January Book Club: The Tao of Pooh

The Tao of Pooh & The Vinegar Tasters
photo of The Vinegar Tasters from Wikipedia
Above: In The Vinegar Tasters, Lao-tse is smiling while tasting the vinegar (an allegory for the Elixir of Life) because to him, life is sweet.

Coming from someone who is extremely Type A, complete with anxiety, high stress levels, and a tendency to become overwhelmed quite frequently, The Tao of Pooh was a much needed antidote to the poison that was my stressed-out condition post-holidays. This book very often elicited audible sighs of relief from me as I read and learned that it is OK to just “let it go” (Frozen, anyone?)! I don’t think I could have read this at a better time (even though my sister gave it to me almost 3 and a half years ago when I was totally overwhelmed right before my wedding!) as I desperately needed a mental makeover after this year’s busy holiday season and with all of our upcoming events this year; I needed to learn how to relax and just “BE”. And that I did (at least in theory!).

Lao-tse, the father of Taoism, believed that happiness was living in harmony with the Tao. Hoff elaborates, “To Lao-tse, the world was not a setter of traps but a teacher of valuable lessons. Its lessons needed to be learned, just as its laws needed to be followed; then all would go well… What he saw operating behind everything in heaven and earth he called Tao (DAO), “the Way.” Therefore, instead of being high strung and submitting to the constant demands of this busy world, to live a happy life, one must instead submit to Nature and live in harmony with everything surrounding it.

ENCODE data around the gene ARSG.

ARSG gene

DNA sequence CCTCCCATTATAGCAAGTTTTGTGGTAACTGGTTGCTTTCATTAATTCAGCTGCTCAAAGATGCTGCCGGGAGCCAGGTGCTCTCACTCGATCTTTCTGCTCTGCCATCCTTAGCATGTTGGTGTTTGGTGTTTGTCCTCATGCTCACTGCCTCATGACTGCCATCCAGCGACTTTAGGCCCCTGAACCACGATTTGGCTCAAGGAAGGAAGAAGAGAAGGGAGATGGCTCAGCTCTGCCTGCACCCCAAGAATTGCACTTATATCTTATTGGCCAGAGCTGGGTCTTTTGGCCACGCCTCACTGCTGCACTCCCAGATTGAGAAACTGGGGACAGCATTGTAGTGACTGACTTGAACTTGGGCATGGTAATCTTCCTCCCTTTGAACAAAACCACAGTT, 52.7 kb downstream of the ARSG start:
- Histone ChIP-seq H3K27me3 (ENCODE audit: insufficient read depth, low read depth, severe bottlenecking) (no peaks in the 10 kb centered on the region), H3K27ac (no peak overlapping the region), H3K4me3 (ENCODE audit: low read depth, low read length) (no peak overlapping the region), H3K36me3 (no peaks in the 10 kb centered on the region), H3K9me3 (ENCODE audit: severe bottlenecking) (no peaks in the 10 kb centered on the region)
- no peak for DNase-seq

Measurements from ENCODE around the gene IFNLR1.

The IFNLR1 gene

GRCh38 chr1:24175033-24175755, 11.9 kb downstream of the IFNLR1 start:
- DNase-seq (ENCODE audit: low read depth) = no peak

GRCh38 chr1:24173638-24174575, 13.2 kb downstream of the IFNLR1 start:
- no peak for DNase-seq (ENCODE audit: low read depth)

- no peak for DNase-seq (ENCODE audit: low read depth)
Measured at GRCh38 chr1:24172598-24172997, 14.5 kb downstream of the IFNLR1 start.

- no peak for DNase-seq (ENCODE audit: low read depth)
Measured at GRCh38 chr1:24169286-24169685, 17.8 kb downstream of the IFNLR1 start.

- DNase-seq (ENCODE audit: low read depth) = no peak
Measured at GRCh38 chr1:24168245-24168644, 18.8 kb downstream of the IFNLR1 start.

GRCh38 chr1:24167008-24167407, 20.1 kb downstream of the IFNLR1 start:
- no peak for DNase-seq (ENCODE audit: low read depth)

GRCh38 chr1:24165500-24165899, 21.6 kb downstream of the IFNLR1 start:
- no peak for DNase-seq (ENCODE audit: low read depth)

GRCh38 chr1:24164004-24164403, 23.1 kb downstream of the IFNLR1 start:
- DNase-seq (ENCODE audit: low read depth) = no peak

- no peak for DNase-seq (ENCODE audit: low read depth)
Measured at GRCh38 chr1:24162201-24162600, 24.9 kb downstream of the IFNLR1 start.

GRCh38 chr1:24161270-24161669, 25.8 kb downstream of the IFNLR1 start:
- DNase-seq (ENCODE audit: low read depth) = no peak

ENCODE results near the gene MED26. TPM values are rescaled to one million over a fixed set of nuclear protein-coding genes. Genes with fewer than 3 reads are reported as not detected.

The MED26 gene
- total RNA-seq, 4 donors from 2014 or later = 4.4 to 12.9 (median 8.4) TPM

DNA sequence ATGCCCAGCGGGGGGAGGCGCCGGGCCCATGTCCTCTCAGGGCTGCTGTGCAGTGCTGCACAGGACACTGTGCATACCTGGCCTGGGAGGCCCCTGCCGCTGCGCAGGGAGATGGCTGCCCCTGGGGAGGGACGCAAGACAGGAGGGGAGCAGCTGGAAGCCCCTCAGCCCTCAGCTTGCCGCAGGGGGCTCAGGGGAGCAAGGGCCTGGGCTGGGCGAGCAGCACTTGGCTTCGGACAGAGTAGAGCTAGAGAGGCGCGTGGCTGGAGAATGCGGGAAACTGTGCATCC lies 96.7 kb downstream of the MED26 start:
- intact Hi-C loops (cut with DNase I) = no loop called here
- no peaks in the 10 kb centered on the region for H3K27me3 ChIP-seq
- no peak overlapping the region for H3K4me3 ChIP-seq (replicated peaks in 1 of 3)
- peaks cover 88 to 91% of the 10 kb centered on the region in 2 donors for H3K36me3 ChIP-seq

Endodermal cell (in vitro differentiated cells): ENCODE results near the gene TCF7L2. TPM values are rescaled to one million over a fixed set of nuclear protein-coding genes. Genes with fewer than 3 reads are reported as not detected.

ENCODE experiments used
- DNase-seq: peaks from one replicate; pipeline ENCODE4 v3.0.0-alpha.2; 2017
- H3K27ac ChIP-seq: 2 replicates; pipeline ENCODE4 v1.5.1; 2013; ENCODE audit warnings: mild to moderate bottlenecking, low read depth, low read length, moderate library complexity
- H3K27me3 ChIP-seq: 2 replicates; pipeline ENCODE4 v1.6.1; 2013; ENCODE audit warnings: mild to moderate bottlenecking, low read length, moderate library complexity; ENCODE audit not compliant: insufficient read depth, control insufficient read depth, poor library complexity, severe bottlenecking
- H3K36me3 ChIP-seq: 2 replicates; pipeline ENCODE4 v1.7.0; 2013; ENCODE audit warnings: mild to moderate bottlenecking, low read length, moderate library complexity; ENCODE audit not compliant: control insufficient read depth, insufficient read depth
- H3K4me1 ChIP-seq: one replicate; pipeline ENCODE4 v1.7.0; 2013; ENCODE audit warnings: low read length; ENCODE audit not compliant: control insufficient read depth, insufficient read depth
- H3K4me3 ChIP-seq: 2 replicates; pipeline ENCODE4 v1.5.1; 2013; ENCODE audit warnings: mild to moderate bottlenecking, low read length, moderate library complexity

Another major characteristic of Taoism is Wu Wei, which literally means “without doing, causing, or making.” Because I’m usually the queen of “I’ll be happy when…”, one of my goals this year is to live more in the moment and to be present wherever I am; to stop stressing about everything and just letting things happen as they will, accepting that I can’t control it all. Hoff says we need to learn to work with our own Inner Nature and in doing so, we will be happier, more content, and become wise. He explains that in our rush to always look busy, to always be doing something or going somewhere, we are actually missing out on life, even if we think we’re experiencing all life has to offer by cramming in as many activities as possible into a day’s time.

In The Tao of Pooh, Benjamin Hoff does a brilliant job of introducing, highlighting, and illustrating the somewhat difficult to understand principles of Taoism through the familiar world of the beloved Winnie the Pooh. This book has already become a bible of sorts for me, especially when I need to remember that the important things in life do not include material things. Though I am severely oversimplifying Taoism here, the basic principles of living in harmony with Nature and finding your own inner peace, both essential to finding happiness and contentment, are guidelines to which we should all adhere.

Did anyone else read this book or have you read it before? If so, let me know what you thought of it! If not, I highly recommend it. I loved it!

I hope you all have a wonderful Friday and a quiet, relaxing weekend!



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